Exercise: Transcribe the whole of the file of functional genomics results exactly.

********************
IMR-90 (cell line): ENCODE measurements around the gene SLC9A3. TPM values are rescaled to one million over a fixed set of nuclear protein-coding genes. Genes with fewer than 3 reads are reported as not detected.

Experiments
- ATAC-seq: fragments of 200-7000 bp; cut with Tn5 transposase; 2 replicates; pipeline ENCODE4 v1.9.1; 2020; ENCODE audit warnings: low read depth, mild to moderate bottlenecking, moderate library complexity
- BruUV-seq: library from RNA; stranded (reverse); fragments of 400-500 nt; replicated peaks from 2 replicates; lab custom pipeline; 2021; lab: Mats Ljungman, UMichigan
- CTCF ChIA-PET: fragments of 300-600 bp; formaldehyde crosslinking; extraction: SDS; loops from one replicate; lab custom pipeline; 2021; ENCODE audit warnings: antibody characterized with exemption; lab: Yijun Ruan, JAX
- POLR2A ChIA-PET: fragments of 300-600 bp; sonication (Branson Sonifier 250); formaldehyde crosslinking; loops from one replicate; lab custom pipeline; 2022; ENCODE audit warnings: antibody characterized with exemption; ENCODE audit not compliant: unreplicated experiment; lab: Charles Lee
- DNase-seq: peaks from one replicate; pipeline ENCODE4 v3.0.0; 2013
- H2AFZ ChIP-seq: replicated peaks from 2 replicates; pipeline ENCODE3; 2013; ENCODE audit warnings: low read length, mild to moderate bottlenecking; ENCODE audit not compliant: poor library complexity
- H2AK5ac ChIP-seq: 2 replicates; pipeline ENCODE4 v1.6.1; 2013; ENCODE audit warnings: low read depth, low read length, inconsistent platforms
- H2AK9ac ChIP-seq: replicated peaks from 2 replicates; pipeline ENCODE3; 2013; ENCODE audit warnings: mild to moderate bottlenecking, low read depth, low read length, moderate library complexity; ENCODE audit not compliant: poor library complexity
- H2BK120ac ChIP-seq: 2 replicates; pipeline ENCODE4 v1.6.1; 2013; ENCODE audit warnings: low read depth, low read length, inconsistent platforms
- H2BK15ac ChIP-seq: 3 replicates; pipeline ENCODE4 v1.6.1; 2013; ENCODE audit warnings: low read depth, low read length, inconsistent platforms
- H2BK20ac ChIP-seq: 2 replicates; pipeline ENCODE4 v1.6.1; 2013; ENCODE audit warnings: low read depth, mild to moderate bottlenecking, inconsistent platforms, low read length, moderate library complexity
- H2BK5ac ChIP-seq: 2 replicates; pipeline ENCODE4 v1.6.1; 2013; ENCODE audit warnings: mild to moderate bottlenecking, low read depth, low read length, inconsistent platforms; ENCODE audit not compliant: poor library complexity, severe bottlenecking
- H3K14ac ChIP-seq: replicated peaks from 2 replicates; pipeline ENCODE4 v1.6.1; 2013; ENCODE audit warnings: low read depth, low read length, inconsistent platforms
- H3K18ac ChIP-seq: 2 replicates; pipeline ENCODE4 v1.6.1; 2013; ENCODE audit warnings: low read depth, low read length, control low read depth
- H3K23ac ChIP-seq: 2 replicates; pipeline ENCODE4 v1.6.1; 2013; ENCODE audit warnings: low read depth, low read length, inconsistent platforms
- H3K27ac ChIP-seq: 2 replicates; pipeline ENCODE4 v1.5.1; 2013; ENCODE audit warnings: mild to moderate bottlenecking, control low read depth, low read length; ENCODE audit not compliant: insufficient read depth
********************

IMR-90 (cell line): ENCODE measurements around the gene SLC9A3. TPM values are rescaled to one million over a fixed set of nuclear protein-coding genes. Genes with fewer than 3 reads are reported as not detected.

Experiments
- ATAC-seq: fragments of 200-7000 bp; cut with Tn5 transposase; 2 replicates; pipeline ENCODE4 v1.9.1; 2020; ENCODE audit warnings: low read depth, mild to moderate bottlenecking, moderate library complexity
- BruUV-seq: library from RNA; stranded (reverse); fragments of 400-500 nt; replicated peaks from 2 replicates; lab custom pipeline; 2021; lab: Mats Ljungman, UMichigan
- CTCF ChIA-PET: fragments of 300-600 bp; formaldehyde crosslinking; extraction: SDS; loops from one replicate; lab custom pipeline; 2021; ENCODE audit warnings: antibody characterized with exemption; lab: Yijun Ruan, JAX
- POLR2A ChIA-PET: fragments of 300-600 bp; sonication (Branson Sonifier 250); formaldehyde crosslinking; loops from one replicate; lab custom pipeline; 2022; ENCODE audit warnings: antibody characterized with exemption; ENCODE audit not compliant: unreplicated experiment; lab: Charles Lee
- DNase-seq: peaks from one replicate; pipeline ENCODE4 v3.0.0; 2013
- H2AFZ ChIP-seq: replicated peaks from 2 replicates; pipeline ENCODE3; 2013; ENCODE audit warnings: low read length, mild to moderate bottlenecking; ENCODE audit not compliant: poor library complexity
- H2AK5ac ChIP-seq: 2 replicates; pipeline ENCODE4 v1.6.1; 2013; ENCODE audit warnings: low read depth, low read length, inconsistent platforms
- H2AK9ac ChIP-seq: replicated peaks from 2 replicates; pipeline ENCODE3; 2013; ENCODE audit warnings: mild to moderate bottlenecking, low read depth, low read length, moderate library complexity; ENCODE audit not compliant: poor library complexity
- H2BK120ac ChIP-seq: 2 replicates; pipeline ENCODE4 v1.6.1; 2013; ENCODE audit warnings: low read depth, low read length, inconsistent platforms
- H2BK15ac ChIP-seq: 3 replicates; pipeline ENCODE4 v1.6.1; 2013; ENCODE audit warnings: low read depth, low read length, inconsistent platforms
- H2BK20ac ChIP-seq: 2 replicates; pipeline ENCODE4 v1.6.1; 2013; ENCODE audit warnings: low read depth, mild to moderate bottlenecking, inconsistent platforms, low read length, moderate library complexity
- H2BK5ac ChIP-seq: 2 replicates; pipeline ENCODE4 v1.6.1; 2013; ENCODE audit warnings: mild to moderate bottlenecking, low read depth, low read length, inconsistent platforms; ENCODE audit not compliant: poor library complexity, severe bottlenecking
- H3K14ac ChIP-seq: replicated peaks from 2 replicates; pipeline ENCODE4 v1.6.1; 2013; ENCODE audit warnings: low read depth, low read length, inconsistent platforms
- H3K18ac ChIP-seq: 2 replicates; pipeline ENCODE4 v1.6.1; 2013; ENCODE audit warnings: low read depth, low read length, control low read depth
- H3K23ac ChIP-seq: 2 replicates; pipeline ENCODE4 v1.6.1; 2013; ENCODE audit warnings: low read depth, low read length, inconsistent platforms
- H3K27ac ChIP-seq: 2 replicates; pipeline ENCODE4 v1.5.1; 2013; ENCODE audit warnings: mild to moderate bottlenecking, control low read depth, low read length; ENCODE audit not compliant: insufficient read depth